Yes, it is an entirely different market, and I think it was mountain bikes that transformed it. It is striking how many European teams ride American frames, or more often Chinese/Taiwanese frames marketed by American companies. Most of these companies started out making mountain bikes, which for a few years seemed that they would totally eliminate road bikes from the market. In those years many traditional road bike or road component manufacturers disappeared, while the new mountain bike guys prospered. When the market for road bikes rebounded, many of the traditional manufacturers were gone and the mountain bike guys started building road models to fill the void. Of course a few companies like Shimano managed to make the transition from road to mountain components, mantaining road models and ramping up production again when demand rebounded. Ou course it helped that Shimano did not depend on bike components for survival, as they make lots of other products, including some of the best selling fishing tackle.
Jerry Moos Big Spring, TX
Harvey Sachs <email@example.com> wrote: Or called something like that. I stayed out of the debate on "improvements" suggested by a Tour pundit, but I got to thinking about the question while riding to work today (on my '78 A-D Vent Noir, a nice ride).
what strikes me is a paradox.
On the one hand, the number of more-or-less mainstream manufacturers seems to have shrunk in the past 45 years (since I got my first 10-speed). both Bikes and parts. Yes, there are new companies (at least to us) with good shares (Shimano, Avid, Sram), but a lot got swept away (Mafac, Cyclo (both), Huret, Simplex, "real" Weinmann, Altenburger,... Balilla, Ideale, etc.) Folks whose stuff used to come on factory bikes.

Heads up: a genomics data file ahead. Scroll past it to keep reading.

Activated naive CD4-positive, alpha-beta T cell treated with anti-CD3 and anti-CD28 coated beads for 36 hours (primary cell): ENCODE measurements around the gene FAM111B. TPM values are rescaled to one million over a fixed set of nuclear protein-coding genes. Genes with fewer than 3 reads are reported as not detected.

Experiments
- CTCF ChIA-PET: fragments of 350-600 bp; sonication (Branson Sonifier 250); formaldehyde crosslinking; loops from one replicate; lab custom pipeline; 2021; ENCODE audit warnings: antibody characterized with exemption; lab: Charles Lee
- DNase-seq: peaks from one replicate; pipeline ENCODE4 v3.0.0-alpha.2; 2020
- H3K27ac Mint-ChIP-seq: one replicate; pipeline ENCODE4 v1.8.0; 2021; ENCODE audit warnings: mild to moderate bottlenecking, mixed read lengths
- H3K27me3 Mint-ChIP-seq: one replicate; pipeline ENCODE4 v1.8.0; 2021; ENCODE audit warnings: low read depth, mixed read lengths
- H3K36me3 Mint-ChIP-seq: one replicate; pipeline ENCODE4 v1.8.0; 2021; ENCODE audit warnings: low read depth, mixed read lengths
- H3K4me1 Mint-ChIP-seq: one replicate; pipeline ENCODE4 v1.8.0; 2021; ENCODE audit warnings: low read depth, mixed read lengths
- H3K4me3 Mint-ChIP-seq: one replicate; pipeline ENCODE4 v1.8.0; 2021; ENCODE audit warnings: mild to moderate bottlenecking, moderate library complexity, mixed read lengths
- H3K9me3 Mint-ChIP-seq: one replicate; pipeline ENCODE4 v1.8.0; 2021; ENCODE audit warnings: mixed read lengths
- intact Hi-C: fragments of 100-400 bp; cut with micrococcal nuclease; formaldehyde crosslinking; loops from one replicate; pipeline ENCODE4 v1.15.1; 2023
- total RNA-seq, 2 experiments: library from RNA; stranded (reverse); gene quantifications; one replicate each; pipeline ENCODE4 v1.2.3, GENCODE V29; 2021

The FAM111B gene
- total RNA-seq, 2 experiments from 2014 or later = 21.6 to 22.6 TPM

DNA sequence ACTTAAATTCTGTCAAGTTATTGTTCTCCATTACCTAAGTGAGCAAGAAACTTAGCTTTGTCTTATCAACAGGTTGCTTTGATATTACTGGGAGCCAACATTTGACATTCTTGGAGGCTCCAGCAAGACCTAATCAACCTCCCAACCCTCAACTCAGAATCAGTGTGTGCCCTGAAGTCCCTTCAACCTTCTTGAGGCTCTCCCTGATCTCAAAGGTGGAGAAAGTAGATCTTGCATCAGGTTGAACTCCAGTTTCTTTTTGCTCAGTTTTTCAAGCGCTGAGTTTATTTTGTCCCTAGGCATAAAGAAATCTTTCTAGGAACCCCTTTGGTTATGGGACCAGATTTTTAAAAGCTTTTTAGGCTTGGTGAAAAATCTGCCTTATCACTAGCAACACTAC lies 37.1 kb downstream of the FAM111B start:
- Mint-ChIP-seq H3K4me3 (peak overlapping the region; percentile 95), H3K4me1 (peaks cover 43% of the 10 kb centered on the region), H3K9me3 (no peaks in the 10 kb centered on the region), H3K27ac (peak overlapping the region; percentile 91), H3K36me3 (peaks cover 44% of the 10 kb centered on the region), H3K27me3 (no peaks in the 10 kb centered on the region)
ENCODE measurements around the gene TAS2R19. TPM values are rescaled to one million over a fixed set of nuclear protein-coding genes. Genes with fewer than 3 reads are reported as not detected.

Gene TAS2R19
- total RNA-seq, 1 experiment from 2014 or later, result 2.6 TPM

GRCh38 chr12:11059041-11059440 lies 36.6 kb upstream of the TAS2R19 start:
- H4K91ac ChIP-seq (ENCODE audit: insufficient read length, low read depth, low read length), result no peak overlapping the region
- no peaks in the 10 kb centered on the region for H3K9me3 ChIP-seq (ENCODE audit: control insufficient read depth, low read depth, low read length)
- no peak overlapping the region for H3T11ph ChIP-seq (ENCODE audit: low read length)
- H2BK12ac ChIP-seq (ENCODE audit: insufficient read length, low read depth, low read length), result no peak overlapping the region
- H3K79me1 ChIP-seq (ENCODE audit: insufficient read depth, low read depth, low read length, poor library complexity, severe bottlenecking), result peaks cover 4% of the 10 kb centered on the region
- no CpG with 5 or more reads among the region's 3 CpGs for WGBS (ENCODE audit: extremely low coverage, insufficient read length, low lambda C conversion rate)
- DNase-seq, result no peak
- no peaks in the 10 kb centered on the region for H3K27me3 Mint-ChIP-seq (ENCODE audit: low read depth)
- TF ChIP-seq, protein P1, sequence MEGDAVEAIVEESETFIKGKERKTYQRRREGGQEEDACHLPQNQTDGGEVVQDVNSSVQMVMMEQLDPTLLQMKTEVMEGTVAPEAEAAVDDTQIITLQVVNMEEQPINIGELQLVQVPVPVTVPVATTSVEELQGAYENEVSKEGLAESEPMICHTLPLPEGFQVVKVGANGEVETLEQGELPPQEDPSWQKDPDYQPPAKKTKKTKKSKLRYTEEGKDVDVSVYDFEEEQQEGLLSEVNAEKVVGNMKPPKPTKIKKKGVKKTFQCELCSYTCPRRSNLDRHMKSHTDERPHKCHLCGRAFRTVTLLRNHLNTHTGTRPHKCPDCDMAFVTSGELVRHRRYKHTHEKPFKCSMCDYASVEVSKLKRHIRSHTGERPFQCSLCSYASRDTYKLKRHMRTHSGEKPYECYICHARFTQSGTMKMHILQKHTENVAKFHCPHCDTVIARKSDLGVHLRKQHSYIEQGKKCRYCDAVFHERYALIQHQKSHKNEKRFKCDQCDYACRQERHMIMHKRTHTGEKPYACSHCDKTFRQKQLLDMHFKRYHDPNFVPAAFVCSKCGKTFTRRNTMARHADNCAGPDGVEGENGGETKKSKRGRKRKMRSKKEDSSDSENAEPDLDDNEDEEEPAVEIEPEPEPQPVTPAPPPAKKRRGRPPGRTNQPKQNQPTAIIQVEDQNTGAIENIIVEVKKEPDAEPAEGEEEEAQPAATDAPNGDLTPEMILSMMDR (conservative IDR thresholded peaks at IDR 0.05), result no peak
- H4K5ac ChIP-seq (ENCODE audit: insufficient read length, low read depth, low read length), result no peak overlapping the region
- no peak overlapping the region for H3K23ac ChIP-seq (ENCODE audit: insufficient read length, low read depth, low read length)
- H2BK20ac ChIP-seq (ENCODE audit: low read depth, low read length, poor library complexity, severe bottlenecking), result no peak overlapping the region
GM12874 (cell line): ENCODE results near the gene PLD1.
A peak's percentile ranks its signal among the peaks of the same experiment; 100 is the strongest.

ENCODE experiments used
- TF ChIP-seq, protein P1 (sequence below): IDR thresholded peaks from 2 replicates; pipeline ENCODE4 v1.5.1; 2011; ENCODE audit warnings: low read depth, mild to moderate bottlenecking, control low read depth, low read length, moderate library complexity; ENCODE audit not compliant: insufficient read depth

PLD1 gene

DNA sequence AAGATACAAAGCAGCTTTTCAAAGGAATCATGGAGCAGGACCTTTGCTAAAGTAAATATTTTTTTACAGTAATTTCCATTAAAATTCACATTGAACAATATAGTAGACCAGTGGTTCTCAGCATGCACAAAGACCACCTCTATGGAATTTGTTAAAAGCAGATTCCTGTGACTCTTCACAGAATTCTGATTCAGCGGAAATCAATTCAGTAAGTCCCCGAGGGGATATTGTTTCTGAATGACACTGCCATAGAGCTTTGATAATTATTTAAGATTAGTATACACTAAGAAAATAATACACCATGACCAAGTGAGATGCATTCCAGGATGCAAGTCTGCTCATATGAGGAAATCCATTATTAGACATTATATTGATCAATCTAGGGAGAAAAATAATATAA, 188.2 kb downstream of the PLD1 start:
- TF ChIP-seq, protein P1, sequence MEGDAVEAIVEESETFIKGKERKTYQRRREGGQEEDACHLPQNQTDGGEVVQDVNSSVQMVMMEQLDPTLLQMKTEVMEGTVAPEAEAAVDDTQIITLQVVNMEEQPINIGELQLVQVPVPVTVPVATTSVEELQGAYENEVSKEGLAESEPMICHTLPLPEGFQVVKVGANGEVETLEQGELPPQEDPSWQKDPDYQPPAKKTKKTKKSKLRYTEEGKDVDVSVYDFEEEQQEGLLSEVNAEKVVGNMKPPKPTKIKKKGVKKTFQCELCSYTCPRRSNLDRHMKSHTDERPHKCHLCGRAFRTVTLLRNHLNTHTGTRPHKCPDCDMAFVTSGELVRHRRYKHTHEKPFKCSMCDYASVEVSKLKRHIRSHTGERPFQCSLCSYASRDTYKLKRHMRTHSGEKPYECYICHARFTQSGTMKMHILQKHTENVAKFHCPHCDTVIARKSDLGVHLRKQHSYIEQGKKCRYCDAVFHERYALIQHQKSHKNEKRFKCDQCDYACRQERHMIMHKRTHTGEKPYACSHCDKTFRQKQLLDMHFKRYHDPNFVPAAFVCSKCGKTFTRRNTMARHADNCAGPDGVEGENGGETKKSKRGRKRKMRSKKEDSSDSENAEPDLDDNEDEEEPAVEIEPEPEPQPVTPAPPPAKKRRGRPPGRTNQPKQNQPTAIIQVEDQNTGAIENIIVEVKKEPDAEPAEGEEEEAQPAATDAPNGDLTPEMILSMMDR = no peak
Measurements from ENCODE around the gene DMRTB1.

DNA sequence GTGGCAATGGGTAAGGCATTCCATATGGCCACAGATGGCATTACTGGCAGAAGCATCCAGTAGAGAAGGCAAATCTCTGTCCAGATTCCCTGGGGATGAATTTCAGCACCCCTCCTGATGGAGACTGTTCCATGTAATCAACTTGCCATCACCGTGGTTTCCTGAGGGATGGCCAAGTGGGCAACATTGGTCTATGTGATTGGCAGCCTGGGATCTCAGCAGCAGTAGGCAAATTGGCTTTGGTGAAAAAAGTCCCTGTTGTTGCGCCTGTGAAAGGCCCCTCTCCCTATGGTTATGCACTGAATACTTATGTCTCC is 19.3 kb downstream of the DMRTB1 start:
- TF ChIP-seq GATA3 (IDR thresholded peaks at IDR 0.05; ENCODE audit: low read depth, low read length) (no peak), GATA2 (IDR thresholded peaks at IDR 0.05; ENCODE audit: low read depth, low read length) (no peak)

On the other hand, the market offers much more apparent variety. My mind was boggled one day when I skimmed a Cannondale catalogue's variety of niche bike types, and thought back to the slim variety from Schwinn or Raleigh in the late 60s. We've "invented" (fads like?) mountain bikes (in many specialized flavors), hybrids, and "Tri" bikes; and reinvented city bikes and cruisers. How many different grades of parts does ShimaNO offer to differentiate the market? And frame materials. Used to be that you had the choice of steel or gas pipe. Now you can get a few other materials (!), sometimes mixed in the same frameset. Back then, you chose rubber pedal surfaces or metal; now we've added multiple incompatible clipless systems.
I'm not sure how much of this represents real (engineering), vs. novelty-seeking marketing. I love vintage bikes, and have virtually no modern ones. I've never ridden most of the new frame materials.
But, I am struck, as an outsider looking around bike shops occasionally, at how much difference there is.
We return now to our regular programming.